Thursday, November 30, 2006

Travels with Cadfael: The Camera

Steed was off visiting one of his many Aunties when I met up with Cadfael in Rome. We headed for the Cimetero acattolico so I could pay respects to Keats and Shelley. It was extremely hot for September, and when we came upon the a.k.a Protestant Cemetery we made a deeply unfortunate miscalculation of direction: we were just down the block from the main entrance, but we thought it was around the corner. We were midway along the opposing wall before we realized we were 180 degrees from where we needed to be. That wall. That relentless, endless, overwhelming wall. We walked and walked, and still weren’t at the gate. Little cutouts in the stone taunted us with slivers of views of the inside. Still we walked and sweated—-the wall was winning, the stiff upper lip was quivering. Finally the stone gave way to iron.

We went to Keats first, of course. Anyone who cares about poetry would be moved. The tombstone is something you can embrace as a touchstone for everything you love about that great talent. I took many pictures; Cad took many pictures of me with the stone.

I need to stop for one point: the tombstone has a wrong date. Keats died on Feb. 23, 1822. The stone says Feb. 24. I have never seen anyone point this out. There’s a typo on the sacred grave marker of the god of many English majors and it’s never mentioned? Very odd.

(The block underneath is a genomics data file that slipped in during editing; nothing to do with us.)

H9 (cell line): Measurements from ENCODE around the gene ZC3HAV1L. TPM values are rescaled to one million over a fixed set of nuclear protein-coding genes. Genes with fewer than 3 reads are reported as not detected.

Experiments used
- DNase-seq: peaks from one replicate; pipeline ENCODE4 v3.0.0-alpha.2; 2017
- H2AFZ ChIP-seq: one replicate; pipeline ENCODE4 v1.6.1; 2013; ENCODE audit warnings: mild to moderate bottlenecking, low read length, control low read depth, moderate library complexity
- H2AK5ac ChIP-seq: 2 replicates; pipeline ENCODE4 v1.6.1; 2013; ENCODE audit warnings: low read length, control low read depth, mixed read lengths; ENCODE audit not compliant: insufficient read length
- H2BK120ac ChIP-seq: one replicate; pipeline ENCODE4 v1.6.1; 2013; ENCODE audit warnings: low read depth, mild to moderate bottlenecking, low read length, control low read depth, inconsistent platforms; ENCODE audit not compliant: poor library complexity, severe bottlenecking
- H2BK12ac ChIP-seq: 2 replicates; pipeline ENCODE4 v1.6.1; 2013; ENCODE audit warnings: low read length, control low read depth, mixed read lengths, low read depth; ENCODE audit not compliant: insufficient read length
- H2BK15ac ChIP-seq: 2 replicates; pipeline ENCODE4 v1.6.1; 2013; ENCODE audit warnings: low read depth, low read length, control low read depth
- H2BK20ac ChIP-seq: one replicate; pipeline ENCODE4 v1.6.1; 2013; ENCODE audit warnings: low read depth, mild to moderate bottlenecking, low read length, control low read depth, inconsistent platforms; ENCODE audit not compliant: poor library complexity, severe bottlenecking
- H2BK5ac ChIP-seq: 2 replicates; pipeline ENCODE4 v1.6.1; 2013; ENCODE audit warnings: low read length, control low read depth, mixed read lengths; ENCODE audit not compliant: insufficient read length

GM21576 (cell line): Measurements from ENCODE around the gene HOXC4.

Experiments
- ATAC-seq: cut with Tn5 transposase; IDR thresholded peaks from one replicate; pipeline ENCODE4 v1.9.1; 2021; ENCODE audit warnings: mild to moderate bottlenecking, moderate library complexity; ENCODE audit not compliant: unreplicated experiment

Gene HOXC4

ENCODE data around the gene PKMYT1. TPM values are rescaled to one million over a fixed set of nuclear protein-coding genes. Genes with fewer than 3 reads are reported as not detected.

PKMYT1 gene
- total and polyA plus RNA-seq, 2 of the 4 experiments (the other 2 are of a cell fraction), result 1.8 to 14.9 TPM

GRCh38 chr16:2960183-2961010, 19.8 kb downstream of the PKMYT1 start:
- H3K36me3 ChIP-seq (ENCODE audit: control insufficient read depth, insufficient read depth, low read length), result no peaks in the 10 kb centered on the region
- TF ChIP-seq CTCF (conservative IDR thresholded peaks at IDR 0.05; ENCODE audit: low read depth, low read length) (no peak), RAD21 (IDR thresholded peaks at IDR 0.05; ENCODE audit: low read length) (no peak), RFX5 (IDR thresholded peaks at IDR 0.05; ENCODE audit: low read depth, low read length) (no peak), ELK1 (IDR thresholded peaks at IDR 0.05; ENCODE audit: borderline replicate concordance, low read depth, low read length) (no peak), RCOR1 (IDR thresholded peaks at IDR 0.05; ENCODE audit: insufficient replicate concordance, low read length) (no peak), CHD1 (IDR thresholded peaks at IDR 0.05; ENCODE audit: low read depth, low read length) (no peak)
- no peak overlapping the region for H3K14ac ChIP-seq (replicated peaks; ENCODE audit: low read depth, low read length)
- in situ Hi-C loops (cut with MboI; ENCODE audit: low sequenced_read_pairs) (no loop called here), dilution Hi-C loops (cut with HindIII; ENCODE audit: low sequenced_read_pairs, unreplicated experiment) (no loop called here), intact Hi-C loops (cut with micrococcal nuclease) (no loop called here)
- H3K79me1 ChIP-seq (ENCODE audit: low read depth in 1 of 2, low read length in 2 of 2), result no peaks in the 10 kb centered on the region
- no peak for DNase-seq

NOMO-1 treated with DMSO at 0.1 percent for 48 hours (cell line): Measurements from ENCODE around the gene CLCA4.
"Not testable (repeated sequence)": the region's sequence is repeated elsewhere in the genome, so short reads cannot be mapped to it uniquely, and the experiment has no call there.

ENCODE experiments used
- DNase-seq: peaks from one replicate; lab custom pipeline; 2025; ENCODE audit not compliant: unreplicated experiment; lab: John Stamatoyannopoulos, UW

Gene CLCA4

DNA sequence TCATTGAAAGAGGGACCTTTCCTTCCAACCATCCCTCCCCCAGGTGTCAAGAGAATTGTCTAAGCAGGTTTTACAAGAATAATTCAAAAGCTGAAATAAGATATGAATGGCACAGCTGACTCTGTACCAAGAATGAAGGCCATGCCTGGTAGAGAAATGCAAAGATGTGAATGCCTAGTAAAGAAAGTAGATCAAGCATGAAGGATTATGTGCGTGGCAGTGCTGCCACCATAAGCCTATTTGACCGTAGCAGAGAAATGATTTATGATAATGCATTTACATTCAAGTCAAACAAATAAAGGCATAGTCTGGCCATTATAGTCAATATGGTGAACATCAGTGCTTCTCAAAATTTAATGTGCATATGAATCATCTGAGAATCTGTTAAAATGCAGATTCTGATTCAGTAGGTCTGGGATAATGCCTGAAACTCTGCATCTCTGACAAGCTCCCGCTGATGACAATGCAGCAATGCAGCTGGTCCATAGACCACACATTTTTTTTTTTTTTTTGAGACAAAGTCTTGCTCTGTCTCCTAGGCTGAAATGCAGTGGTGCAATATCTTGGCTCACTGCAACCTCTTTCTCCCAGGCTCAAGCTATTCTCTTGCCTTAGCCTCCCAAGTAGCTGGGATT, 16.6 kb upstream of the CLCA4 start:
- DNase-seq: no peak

Next we found Shelley. Yes, there were newly dried roses on the stone. More photos, Click, Click, Click.

On to a swirl of visiting: Up the Aventine to the famous keyhole in the Knight’s of Malta building, Click; into the sublime S. Sabine, Click; a temporary rest in its cloister Click, Click, so Cad could get on his cell, and I could write a postcard to Steed; then jumping on the Metropolitana, over to the Lateran.

In front of the formidable entrance, we sat savoring some luscious bianco sotttobosco with a Barolo we had picked up (a very different experience from tea with no lemon and marzipan delights.) We were just ready to journey on, when I reached into my bag for my camera—and it wasn’t there. No, no, that can’t be. “Turn it inside out.” No camera.

I went white. Two days' worth of pictures. Keats. Shelley. Me. Cad calmly said we could retrace our steps tomorrow, and take a whole new set of pictures. No. No. Not the wall again. I can’t face the wall.

Think, M.A. When did you last have it?

In the cloister of S. Sabine.

Okay—we’ll go back now. Maybe it's still there.

Cadfael--the gentlemen of monks.

So tired. But we’ve got to try. Back to the Aventine. To be continued.